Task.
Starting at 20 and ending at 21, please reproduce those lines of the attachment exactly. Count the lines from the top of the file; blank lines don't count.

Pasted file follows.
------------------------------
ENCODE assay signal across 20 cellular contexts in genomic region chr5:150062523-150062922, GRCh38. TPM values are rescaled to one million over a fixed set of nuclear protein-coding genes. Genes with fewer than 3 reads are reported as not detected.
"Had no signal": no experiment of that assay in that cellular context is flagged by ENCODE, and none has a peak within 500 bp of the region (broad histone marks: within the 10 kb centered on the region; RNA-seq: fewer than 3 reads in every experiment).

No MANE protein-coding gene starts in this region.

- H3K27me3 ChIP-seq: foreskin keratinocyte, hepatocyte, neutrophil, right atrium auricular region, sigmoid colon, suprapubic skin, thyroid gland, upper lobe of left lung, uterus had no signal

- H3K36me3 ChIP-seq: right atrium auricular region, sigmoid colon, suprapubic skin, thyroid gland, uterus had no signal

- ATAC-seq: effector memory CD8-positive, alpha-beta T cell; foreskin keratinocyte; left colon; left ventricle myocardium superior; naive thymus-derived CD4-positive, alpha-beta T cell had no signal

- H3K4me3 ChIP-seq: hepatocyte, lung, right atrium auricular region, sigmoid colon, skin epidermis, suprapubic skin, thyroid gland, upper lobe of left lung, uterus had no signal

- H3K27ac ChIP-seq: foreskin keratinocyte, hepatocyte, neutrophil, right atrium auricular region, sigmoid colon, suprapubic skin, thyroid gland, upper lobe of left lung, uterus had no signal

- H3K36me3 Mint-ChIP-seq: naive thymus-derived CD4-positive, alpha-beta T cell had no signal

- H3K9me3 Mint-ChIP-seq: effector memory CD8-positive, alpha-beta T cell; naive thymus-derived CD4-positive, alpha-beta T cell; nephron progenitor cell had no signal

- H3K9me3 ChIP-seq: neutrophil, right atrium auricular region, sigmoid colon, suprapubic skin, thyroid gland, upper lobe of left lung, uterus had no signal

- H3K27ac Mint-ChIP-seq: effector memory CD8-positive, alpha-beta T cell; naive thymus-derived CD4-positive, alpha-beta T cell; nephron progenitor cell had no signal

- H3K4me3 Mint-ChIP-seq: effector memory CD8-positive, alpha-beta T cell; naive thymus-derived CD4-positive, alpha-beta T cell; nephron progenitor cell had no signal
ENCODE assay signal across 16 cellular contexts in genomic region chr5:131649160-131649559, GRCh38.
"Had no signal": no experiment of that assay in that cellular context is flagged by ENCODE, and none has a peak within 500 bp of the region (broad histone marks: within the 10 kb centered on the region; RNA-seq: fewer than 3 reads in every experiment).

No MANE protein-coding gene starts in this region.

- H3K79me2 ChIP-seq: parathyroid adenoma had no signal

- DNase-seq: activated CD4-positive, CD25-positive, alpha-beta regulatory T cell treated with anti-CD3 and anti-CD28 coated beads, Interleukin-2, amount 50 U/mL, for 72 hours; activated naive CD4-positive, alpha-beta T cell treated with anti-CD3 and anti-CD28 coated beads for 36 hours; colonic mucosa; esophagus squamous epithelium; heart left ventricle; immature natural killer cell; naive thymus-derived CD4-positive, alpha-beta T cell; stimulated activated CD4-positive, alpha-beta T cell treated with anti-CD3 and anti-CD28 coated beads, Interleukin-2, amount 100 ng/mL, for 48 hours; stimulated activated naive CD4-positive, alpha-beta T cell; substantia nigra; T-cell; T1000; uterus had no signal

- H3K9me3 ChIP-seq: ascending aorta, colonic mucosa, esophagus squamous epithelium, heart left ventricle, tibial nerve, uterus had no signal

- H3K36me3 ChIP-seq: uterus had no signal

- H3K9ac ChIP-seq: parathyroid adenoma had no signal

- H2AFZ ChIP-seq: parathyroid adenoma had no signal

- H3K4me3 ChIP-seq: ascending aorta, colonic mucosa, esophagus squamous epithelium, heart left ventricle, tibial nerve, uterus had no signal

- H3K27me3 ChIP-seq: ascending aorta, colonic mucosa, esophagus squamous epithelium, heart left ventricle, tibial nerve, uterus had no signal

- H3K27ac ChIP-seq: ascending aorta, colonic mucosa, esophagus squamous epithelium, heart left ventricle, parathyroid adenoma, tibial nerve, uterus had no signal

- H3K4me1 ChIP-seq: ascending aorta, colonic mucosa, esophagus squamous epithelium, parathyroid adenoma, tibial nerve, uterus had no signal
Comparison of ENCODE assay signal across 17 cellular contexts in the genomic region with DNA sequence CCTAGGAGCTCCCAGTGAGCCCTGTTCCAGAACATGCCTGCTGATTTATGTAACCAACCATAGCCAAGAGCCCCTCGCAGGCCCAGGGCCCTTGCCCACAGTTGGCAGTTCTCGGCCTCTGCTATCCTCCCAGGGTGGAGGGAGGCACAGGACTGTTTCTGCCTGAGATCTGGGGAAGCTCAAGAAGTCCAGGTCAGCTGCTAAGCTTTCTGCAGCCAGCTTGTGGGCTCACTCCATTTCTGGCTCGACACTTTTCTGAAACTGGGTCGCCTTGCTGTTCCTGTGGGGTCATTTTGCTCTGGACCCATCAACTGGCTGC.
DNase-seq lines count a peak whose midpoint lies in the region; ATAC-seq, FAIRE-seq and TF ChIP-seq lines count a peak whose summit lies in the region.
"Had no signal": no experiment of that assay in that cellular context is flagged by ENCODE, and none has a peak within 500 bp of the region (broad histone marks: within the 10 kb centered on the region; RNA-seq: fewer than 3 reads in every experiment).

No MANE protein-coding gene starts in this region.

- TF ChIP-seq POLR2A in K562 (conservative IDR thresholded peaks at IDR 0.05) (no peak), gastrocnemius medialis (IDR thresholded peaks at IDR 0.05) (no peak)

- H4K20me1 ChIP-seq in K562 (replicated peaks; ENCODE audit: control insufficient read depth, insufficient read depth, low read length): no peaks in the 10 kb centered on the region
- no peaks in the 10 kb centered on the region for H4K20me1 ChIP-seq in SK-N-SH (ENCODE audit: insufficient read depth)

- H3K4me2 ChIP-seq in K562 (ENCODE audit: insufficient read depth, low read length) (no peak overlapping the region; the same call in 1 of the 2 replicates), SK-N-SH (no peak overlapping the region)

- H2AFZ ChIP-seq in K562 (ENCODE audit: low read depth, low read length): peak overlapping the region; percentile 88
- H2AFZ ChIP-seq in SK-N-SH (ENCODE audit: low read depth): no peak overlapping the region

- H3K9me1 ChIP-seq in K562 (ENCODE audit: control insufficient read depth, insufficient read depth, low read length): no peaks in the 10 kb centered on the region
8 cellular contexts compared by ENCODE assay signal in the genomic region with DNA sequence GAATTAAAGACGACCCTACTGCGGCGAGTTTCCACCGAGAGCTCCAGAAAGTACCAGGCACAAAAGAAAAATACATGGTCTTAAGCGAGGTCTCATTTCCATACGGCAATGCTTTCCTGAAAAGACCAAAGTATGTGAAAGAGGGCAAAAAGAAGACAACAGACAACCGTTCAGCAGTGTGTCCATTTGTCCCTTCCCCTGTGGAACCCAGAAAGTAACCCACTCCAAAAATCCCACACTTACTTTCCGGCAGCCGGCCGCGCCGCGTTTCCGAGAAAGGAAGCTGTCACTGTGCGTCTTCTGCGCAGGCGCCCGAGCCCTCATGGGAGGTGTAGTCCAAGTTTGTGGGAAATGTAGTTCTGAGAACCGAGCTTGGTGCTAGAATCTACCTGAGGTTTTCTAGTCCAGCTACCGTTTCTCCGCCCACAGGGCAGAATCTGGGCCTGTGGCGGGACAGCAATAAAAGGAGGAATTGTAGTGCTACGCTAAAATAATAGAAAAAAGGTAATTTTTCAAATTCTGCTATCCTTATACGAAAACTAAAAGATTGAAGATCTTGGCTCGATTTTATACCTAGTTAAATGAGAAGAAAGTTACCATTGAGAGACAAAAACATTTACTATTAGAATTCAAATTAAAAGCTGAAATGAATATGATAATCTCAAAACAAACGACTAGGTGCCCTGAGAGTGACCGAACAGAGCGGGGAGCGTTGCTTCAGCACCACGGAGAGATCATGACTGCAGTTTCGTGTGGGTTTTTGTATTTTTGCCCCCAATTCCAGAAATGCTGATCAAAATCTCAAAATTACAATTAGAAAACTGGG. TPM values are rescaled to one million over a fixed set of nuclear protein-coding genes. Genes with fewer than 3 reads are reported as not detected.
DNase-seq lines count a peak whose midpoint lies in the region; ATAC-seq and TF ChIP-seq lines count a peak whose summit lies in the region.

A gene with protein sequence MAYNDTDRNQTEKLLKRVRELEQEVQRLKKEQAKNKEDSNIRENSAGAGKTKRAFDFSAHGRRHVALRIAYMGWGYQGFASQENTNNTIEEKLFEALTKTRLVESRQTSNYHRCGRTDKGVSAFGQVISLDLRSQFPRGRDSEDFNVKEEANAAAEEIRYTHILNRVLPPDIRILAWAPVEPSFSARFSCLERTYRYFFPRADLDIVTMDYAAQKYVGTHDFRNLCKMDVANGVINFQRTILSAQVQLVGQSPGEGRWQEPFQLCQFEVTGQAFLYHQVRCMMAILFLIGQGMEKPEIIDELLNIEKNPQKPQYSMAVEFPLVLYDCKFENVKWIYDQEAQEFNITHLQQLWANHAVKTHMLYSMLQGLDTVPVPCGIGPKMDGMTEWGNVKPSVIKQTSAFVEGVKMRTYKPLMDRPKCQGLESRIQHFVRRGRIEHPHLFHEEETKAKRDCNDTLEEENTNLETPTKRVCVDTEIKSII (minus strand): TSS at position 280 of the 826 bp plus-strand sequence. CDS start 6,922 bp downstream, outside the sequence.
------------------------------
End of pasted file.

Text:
- H3K36me3 ChIP-seq: uterus had no signal

- H3K9ac ChIP-seq: parathyroid adenoma had no signal